It may be that we are starting to notice dusk arriving earlier in Central New York or that we are just hoping to wrap up 2020 and start anew, but here at BPAS, we have an eye on 2021 budgeting for our clients. It seems early to be discussing this, you may say, with nearly 4 months left in the year and an election but, as the old adage goes, people don’t plan to fail, they fail to plan. Like Fall, the future will soon be upon us, so let’s all look ahead.
The drop in interest rates that we saw occurring in 2019, where corporate bond rates dropped nearly 100 basis points, has continued into 2020 in a similar fashion. Based on the FTSE Pension Liability Index, rates were down another nearly 90 basis points by the end of July. This drop has significant ramifications for pension plan sponsors, as both their accounting liabilities and funding liabilities are tied to the level of corporate bond rates in some fashion. As interest rates decline, pension liabilities increase because there is less discounting of expected future cash flows. Without significant movement in rates, pension plan costs will be rising in 2021.
The drop in rates we have seen has been influenced by the policies of the Fed which has dropped rates on government securities to nearly 0%. This trend has led to a fall in government rates of all maturities and rippled across the fixed income sector. In addition, the U.S. has increased its deficit by trillions in a response to the events of 2020. As a result, these low rates may be here to stay.
In light of the discussion on interest rates above, pension trusts will likely be looking at lower fixed income returns in the future. Unless the drop in fixed income is combined with higher expected equity returns, the future return on plan assets will likely be muted compared with historical expectations. It may be an important item to discuss with investment managers, auditors, and the plan’s actuary.
Although equity markets saw a significant downturn in March of this year, both the S&P 500 and Nasdaq hit all time highs on August 24. That being said, we know that certain sectors of the economy have been impacted more severely by the events of 2020 with significant growth in some and significant contraction in others. As fiduciaries, it is wise to periodically review the plan’s asset allocation and performance, but whether scheduled or not, now may be the time to look again. As you review, consider the following questions.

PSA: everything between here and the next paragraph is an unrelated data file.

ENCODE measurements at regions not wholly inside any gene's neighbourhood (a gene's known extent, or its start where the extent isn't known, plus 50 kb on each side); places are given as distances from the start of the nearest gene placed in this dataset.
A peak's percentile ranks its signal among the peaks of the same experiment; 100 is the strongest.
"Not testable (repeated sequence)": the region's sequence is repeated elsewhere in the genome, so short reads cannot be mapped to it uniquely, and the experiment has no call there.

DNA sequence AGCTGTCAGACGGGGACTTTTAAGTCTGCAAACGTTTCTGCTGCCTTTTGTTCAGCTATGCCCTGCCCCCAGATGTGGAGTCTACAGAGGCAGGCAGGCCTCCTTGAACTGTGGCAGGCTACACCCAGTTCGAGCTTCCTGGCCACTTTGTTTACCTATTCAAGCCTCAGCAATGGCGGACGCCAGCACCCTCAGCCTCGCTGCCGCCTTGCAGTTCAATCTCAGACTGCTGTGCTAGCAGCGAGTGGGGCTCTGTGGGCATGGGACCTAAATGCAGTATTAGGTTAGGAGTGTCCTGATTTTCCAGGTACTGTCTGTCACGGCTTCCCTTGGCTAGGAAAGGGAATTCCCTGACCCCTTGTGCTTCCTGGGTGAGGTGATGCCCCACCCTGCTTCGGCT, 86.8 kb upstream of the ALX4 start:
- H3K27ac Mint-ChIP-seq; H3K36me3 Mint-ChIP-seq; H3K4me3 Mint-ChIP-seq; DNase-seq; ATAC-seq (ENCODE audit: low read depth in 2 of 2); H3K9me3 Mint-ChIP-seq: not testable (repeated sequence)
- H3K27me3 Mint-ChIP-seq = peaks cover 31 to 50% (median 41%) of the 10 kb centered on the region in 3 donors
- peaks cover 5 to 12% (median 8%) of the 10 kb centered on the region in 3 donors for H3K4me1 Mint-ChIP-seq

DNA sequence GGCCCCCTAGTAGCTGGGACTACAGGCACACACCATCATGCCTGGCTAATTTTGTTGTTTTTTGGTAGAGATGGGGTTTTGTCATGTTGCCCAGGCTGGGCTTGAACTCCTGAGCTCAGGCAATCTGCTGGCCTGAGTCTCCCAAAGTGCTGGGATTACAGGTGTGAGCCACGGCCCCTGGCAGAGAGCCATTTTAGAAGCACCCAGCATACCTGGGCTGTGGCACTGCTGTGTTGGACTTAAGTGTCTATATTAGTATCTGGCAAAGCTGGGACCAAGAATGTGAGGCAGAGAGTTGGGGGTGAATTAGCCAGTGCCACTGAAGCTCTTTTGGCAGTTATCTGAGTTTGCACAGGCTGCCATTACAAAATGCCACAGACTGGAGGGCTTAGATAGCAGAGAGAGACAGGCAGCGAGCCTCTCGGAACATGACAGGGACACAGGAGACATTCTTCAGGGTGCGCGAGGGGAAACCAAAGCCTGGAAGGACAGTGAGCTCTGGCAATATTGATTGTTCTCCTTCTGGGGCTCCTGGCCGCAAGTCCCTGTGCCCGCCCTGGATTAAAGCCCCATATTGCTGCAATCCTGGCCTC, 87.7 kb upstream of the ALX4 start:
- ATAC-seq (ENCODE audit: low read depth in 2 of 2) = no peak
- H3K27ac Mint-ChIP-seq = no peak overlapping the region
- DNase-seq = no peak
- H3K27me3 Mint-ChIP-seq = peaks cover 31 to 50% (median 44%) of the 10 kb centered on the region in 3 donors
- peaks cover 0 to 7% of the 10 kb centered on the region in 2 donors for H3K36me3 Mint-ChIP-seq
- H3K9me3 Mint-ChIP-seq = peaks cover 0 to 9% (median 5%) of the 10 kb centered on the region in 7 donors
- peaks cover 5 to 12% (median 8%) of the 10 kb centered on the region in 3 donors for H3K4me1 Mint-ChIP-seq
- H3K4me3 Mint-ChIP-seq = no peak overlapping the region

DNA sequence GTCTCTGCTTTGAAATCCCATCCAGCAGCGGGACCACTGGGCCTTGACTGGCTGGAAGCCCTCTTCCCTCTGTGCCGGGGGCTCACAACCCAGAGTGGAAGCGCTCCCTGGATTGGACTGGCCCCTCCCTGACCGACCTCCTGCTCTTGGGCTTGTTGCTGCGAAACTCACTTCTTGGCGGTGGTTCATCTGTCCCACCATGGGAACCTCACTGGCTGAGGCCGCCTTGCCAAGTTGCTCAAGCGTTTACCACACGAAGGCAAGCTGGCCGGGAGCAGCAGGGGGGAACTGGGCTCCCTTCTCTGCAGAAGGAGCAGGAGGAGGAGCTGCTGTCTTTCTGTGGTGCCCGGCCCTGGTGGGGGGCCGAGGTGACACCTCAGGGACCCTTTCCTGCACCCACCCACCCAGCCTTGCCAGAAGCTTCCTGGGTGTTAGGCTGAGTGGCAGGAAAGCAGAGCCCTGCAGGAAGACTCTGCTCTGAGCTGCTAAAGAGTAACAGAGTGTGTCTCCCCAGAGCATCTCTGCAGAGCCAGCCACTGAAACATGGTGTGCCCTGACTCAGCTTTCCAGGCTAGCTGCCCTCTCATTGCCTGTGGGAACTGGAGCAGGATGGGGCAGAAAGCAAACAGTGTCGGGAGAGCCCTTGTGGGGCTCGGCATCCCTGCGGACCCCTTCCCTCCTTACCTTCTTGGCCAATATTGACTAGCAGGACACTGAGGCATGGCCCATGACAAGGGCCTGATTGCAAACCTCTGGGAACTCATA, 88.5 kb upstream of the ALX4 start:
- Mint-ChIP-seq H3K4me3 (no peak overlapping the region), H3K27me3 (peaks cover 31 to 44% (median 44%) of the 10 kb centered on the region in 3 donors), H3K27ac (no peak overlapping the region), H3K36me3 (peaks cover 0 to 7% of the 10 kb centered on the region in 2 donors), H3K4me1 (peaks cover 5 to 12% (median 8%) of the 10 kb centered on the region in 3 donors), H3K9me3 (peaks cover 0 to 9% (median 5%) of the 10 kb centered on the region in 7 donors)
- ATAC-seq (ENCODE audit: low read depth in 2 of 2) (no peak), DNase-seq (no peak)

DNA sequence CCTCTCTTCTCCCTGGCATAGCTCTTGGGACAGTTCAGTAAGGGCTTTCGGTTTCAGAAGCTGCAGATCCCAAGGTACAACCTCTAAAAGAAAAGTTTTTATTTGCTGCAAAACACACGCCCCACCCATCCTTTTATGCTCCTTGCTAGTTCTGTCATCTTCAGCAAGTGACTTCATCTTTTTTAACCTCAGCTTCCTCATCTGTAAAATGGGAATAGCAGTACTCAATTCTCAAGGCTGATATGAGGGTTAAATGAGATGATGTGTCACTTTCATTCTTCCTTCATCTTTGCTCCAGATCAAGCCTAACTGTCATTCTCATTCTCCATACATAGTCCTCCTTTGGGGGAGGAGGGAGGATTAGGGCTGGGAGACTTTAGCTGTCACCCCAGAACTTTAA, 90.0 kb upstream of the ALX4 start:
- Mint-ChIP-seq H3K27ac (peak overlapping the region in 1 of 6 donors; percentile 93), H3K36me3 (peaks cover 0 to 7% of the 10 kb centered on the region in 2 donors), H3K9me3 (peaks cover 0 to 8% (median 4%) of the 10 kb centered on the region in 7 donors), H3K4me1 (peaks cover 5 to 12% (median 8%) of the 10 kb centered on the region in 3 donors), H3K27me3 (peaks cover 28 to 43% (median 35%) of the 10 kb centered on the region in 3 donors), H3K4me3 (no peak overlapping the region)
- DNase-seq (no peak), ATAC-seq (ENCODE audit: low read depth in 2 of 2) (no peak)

- What are the future expectations of return and risk on each asset class?
- Have the plan’s or plan sponsor’s risk tolerances changed?
- Is rebalancing appropriate?
- Should we adjust our asset allocation?
- If and when is it appropriate to lock in gains?
- How best can we preserve our plan’s funded status?
Defined benefit plan costs are likely to rise over the next several years due to the decline in interest rates, the phasing out of current interest-rate relief, and the possibility of muted asset returns. Plan sponsors who are able to strategically contribute in excess off the plan’s minimum required contribution will likely put themselves in a better position. Doing so for underfunded plans will reduce the premiums paid to the Pension Benefit Guaranty Corporation (PBGC), where the sponsor will pay 4.5% (in 2020 but increased for inflation) for every dollar of underfunding. In an interest rate environment where it is difficult to get returns above 3%, this additional contribution may be a savvy move. In addition, once contributed, those assets will begin to compound at some rate of return which will further reduce future employer costs.
Each plan and plan sponsor are unique and addressing what can be done to mitigate future impacts will depend on the individual circumstances. BPAS is here to help discuss your options and address expectations so that you can plan for a more certain future.
William Stuart is Vice President, Chief Pension Actuary with BPAS Actuarial & Pension Services.